Alaska’s Arctic waterways turn orange

1 year ago
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This story was originally appeared on high country news and is part climate table cooperation.

Dozens of once-crystal-clear streams and rivers in Arctic Alaska are now bright orange and murky, and in some cases more acidic. This otherwise undeveloped landscape now looks like an industrial mine has been in operation for decades, and scientists want to know why.

Roman Dayal, a professor of biology and mathematics at Alaska Pacific University, first noticed dramatic changes in water quality during fieldwork in the Brooks Range in 2020. He spent a month with a team of six graduate students and they couldn’t find enough drinking water. “There are so many streams that are not just colored, they are so sour that they curdle your milk powder,” he said. In others, the water was clear, “but it was not to be drunk, because it had a very strange mineral taste and a pungent smell.”

Dayal, who has devoted the last 40 years to Arctic research, has been collecting data on changes to the Alaska forest belt caused by climate change for a project that also involved ecologist Patrick Sullivan, director of the university’s Institute for Environment and Natural Resources. Anchorage, Alaska and Becky Hewitt, professor of environmental studies at Amherst College. The team is now investigating the water quality mystery. “I feel like a graduate student again in a lab I don’t know anything about and I’m fascinated by it,” Dayal said.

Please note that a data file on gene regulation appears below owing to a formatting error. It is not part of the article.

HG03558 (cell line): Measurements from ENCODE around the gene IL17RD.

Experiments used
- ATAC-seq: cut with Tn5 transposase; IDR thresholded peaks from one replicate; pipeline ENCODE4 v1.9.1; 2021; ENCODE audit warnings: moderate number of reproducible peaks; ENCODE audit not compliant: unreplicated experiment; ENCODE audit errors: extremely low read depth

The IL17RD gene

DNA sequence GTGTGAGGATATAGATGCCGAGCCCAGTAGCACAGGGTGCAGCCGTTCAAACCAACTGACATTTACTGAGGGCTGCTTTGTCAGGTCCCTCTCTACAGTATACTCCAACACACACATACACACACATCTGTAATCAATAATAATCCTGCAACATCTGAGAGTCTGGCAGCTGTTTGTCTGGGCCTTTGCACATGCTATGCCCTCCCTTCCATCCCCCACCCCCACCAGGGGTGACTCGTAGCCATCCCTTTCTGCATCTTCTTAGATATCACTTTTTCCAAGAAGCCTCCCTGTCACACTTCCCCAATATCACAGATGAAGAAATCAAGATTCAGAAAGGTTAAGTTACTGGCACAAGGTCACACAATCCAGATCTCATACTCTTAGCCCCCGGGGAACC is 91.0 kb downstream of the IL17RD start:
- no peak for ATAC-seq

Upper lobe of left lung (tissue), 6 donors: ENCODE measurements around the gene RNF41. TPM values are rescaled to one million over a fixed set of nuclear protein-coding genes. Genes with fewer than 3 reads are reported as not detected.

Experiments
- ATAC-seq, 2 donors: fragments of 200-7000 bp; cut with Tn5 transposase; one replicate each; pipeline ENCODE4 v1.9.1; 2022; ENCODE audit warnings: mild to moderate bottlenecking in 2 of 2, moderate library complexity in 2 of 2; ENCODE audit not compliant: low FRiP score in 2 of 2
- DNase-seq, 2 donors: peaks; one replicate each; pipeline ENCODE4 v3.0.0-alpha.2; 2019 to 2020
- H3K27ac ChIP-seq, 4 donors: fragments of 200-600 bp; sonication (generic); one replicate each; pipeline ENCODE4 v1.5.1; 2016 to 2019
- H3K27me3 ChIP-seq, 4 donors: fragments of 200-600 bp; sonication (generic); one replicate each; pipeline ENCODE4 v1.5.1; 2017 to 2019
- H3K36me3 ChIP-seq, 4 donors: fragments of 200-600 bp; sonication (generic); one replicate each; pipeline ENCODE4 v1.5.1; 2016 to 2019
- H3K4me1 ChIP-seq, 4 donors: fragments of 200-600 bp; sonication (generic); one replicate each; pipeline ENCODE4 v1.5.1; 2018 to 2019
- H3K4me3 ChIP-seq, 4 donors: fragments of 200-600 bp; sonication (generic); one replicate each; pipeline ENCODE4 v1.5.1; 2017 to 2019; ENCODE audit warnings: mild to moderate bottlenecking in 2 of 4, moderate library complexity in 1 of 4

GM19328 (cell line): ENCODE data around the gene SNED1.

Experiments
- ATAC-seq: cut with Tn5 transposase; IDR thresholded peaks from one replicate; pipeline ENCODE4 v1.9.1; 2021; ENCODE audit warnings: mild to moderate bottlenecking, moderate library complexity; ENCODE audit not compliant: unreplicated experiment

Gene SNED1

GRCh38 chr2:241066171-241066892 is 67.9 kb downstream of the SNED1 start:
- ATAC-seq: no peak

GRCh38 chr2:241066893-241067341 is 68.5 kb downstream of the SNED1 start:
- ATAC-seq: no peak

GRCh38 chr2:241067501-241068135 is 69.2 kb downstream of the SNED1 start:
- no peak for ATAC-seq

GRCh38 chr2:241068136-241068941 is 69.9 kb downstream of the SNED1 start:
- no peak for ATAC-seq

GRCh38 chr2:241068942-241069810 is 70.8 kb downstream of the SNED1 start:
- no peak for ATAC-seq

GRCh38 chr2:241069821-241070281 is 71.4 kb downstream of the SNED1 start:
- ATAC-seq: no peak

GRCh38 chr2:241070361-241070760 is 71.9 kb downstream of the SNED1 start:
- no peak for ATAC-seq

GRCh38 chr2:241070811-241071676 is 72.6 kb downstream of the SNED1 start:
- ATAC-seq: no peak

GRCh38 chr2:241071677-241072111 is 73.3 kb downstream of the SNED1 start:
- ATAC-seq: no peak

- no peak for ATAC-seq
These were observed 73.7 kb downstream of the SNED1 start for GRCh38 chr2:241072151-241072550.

Most rusty waterways are located within some of Alaska’s most remote protected areas: the Arctic National Wildlife Refuge, the Arctic Gateway National Park and Preserve, the Kobuk Valley National Park, and the Selawik Wildlife Sanctuary.

The phenomenon is striking. “It seems like something has been hacked or something has been put on display in a way that has never been seen before,” Dayal said. “All the hard rock geologists who look at these pictures are like, ‘Oh, that looks like acid mine tailings.’ But this is not mine waste. According to the researchers, the rusty coating on the rocks and river banks comes from the earth itself.

The prevailing hypothesis is that climate warming is causing degradation of the underlying permafrost. This releases iron-rich deposits, and when these deposits enter running water and outdoors, they oxidize and take on a deep rusty orange color. Oxidation of minerals in the soil can also make water more acidic. The research team is still in the early stages of the process of identifying the cause in order to better explain the consequences. “I think the pH issue” — the acidity of the water — is “really worrisome,” Hewitt said. While pH regulates many of the biotic and chemical processes in streams and rivers, the exact effects on the complex food webs found in these waterways are unknown. From fish to bed bugs to plant communities, the research team isn’t sure what changes could happen.

The rusting of Alaska’s rivers is also likely to affect human communities. Rivers such as the Kobuk and Wulik, where rust has been observed, also serve as sources of drinking water for many predominantly indigenous communities in northwest Alaska. One of the main concerns, Sullivan said, is how water quality, if it continues to deteriorate, could affect species that serve as a primary food source for subsistence Alaska Natives.

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